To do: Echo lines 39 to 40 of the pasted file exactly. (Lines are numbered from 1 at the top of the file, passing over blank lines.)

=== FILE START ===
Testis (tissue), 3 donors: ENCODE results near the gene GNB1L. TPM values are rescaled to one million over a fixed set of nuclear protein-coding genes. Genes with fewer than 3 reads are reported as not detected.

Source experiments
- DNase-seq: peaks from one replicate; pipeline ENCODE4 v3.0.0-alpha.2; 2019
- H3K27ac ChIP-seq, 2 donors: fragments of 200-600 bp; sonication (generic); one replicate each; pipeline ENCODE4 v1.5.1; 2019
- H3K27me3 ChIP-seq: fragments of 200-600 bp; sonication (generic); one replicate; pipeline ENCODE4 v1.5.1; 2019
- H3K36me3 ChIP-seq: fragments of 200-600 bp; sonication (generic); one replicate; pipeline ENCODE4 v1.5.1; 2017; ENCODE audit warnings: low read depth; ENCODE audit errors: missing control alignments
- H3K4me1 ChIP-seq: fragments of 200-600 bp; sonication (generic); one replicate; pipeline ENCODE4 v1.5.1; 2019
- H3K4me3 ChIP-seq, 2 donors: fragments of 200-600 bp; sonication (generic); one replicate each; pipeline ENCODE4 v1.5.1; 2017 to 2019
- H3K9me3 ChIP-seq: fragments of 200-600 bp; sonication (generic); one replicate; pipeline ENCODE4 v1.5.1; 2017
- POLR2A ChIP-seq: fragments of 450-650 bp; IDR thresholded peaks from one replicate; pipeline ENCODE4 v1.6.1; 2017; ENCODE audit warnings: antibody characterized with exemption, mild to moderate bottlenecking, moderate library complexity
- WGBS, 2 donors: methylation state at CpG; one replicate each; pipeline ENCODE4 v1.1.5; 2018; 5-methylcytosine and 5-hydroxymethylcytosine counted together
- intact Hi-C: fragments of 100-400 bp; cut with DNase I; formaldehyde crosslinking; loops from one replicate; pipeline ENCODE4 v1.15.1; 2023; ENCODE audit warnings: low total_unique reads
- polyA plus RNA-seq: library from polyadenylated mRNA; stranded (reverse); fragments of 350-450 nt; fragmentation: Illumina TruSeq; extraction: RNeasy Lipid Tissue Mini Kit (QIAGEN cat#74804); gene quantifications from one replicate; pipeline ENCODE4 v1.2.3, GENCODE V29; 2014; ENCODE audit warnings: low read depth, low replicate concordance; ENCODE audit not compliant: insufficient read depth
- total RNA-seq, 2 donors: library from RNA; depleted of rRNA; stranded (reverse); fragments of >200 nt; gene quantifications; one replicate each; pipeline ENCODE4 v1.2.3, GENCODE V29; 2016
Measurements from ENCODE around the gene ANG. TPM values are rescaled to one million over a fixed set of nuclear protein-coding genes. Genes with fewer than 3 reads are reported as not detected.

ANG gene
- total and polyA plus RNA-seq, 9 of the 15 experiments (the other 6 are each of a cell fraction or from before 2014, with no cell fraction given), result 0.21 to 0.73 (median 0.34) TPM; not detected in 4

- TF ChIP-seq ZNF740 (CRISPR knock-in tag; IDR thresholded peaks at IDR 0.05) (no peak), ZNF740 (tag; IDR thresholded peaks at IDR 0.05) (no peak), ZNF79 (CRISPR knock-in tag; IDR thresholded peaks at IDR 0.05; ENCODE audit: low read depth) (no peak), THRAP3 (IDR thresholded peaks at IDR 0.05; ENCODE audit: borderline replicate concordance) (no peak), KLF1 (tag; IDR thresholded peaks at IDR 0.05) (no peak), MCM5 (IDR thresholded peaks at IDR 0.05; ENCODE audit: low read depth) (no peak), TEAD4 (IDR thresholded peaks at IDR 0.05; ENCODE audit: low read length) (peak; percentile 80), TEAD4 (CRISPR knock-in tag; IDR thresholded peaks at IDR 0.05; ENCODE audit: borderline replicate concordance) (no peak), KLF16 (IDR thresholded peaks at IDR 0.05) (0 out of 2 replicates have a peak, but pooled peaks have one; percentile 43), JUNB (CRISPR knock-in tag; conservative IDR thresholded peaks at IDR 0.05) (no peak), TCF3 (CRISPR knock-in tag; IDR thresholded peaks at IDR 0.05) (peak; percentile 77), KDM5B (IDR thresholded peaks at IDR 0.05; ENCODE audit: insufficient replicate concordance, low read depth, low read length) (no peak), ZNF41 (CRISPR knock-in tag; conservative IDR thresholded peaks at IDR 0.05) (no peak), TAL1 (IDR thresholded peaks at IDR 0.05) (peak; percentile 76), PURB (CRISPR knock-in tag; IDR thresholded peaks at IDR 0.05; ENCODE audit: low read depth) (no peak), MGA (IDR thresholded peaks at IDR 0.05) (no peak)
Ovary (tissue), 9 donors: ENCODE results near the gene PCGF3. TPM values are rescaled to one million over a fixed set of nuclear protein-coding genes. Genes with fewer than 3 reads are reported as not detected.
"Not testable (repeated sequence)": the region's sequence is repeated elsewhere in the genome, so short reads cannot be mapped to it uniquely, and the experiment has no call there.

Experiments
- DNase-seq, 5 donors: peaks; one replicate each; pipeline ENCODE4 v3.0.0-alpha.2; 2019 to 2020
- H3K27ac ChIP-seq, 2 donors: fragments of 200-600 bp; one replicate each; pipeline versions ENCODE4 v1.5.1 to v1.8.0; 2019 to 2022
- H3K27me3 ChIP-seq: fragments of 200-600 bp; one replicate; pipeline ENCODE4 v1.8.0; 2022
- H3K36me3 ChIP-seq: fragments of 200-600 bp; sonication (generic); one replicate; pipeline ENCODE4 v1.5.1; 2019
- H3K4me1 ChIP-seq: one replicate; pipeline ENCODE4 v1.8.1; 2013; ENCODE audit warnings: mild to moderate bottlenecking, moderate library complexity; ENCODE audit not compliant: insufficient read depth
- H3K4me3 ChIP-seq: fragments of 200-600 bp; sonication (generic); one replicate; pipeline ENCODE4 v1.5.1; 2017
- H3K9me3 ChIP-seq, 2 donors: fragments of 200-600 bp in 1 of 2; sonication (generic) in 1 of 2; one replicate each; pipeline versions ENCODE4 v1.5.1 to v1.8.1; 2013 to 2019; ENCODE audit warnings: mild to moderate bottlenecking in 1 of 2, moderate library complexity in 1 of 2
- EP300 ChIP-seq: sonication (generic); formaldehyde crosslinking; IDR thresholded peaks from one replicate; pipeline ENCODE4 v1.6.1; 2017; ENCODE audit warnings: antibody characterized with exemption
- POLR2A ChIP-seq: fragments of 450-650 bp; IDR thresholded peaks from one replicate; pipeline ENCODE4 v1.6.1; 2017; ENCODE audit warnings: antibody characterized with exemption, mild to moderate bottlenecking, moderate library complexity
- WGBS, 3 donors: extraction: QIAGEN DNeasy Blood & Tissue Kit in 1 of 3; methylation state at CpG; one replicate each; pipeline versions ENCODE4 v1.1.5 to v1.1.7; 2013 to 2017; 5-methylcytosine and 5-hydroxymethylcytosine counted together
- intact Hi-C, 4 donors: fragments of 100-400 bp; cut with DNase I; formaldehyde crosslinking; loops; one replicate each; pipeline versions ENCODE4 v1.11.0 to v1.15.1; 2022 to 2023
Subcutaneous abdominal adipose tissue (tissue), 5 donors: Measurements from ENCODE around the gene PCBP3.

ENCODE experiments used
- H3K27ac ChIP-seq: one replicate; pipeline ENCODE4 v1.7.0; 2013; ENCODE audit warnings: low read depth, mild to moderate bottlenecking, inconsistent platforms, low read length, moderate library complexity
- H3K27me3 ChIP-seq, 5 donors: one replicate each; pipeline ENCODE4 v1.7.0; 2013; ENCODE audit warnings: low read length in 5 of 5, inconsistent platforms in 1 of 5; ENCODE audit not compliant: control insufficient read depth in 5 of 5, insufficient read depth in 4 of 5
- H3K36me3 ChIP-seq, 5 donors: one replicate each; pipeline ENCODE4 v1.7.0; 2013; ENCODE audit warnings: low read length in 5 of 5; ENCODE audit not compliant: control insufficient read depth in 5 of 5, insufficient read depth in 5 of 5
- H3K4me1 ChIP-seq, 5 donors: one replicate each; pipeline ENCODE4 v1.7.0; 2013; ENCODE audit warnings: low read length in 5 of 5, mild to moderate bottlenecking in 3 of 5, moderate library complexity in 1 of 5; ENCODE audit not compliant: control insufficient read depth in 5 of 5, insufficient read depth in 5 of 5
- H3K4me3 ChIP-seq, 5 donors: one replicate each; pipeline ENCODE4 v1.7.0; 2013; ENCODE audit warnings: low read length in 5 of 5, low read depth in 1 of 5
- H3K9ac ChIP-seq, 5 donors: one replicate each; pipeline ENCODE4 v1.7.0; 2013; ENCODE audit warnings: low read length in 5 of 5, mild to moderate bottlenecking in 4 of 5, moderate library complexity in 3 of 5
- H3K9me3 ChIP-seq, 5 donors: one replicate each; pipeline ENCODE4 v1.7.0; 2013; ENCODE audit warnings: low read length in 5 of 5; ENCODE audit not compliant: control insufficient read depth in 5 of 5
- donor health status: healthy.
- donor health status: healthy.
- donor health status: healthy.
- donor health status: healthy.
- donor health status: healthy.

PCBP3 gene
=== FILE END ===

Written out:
- H3K4me3 ChIP-seq, 5 donors: one replicate each; pipeline ENCODE4 v1.7.0; 2013; ENCODE audit warnings: low read length in 5 of 5, low read depth in 1 of 5
- H3K9ac ChIP-seq, 5 donors: one replicate each; pipeline ENCODE4 v1.7.0; 2013; ENCODE audit warnings: low read length in 5 of 5, mild to moderate bottlenecking in 4 of 5, moderate library complexity in 3 of 5